Presented by Mobile States and Salamanca Arts Centre
at Moonah Arts Centre, September 17-19, 2015
Watching soccer will never be the same. Until now I have viewed the game as a fast and spontaneous series of reactions to a ball, with opponents to dodge and goals to score.
But after seeing Ahilan Ratnamohan in SDS1, I will always wonder how much is attack and defence, and how much is choreographed play.
Ratnamohan is a dancer with a background in professional soccer that he has crafted into his dance performance. The 55-minute piece was part-movement, part display of prowess that left the audience agape at the extreme physicality of the performance; showing just how small the gap between sport and dance is.
The exertion, skill and precision required by the player/performer to execute the perfect move, and most of all the stamina, is almost identical. And, done well, both players and performers enjoy the same roar of approval from the crowd.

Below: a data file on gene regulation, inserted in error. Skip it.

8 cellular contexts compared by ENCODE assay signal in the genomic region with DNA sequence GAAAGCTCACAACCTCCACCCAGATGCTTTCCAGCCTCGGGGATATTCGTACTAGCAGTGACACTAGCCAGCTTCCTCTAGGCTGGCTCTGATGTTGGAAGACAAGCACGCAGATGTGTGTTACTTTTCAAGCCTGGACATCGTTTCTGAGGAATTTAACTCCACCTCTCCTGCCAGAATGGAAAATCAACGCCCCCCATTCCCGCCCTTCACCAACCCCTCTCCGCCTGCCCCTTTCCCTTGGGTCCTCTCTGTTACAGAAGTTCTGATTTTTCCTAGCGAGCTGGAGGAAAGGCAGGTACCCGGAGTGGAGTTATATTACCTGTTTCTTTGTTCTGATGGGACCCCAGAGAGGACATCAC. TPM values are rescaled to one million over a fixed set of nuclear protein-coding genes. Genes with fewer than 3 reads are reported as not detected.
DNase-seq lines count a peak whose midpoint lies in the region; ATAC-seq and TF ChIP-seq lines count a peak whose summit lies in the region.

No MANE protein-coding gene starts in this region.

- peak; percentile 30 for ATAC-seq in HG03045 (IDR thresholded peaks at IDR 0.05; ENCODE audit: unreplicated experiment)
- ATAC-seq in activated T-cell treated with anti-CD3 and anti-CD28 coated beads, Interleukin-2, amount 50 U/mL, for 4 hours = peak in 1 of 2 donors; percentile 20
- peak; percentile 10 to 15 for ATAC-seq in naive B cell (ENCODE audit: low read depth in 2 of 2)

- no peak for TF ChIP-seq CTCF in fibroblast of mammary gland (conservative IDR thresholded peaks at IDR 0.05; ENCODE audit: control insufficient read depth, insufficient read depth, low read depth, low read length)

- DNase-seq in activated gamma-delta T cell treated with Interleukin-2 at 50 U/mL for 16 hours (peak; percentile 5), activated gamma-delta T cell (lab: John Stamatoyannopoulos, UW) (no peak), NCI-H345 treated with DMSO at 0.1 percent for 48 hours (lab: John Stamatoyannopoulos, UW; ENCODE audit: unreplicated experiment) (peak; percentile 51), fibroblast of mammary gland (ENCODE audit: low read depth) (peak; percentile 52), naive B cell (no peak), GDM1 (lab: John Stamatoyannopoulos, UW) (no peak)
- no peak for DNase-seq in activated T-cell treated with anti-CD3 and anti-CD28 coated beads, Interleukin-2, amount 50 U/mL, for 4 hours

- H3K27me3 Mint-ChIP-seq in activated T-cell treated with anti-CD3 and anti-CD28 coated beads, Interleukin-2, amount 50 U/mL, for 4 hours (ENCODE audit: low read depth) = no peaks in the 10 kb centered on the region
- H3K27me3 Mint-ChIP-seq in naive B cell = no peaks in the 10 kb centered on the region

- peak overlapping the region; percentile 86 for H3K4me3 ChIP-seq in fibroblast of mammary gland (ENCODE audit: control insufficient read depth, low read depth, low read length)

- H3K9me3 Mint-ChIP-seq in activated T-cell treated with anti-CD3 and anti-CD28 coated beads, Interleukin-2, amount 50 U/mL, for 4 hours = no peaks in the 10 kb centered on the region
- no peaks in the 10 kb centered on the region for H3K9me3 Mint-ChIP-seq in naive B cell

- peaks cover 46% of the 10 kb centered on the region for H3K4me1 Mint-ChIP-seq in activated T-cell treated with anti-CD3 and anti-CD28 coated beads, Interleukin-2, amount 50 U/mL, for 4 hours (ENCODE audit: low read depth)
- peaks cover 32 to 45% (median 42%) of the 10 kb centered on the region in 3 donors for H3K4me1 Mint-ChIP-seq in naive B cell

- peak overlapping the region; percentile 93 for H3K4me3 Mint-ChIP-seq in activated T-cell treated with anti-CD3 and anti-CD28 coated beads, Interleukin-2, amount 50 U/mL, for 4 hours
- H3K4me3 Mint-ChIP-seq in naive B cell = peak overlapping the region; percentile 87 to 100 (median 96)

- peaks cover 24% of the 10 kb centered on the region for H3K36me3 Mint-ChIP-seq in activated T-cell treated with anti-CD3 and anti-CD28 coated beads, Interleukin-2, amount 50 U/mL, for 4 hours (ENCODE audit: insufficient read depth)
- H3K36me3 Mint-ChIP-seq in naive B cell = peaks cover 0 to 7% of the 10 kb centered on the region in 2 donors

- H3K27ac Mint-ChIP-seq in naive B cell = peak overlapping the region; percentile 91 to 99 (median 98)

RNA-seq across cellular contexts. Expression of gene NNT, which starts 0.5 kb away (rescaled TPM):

The SDS1 soundtrack matched the pace and energy of the movement, articulating the mounting heartbeat and Ratnamohan’s gasping breathing which also became part of the soundscape of the piece. ‘Quarter time’, where Ratnamohan sucked back air and water, invited the audience to the sidelines of the game and to the intimate space of the player as he regrouped, taped up pains and strains and swiped away the litres of sweat pouring off his body. It was all there and it was really great insight into the very private physical world of a person who employs their body at an elite level and expects it to perform to the extreme.
A defining part of the success of this show was the engagement of Ratnamohan with the crowd. Unlike so much contemporary dance that is necessarily removed from the audience, bordering on introspection, this player/performer connected with every audience member – at times psyching us out like a challenging opponent, sometimes greeting the crowd like the victorious goal kicker soaking up adulation.
This show is original, utterly engaging and a really neat introduction to contemporary dance for a young audience who might otherwise find it a bit obscure and remote. I hope it comes back to Hobart and the word goes out on every junior soccer mailing list in the state so that all those players and onlookers could get a look at look at soccer from a different angle.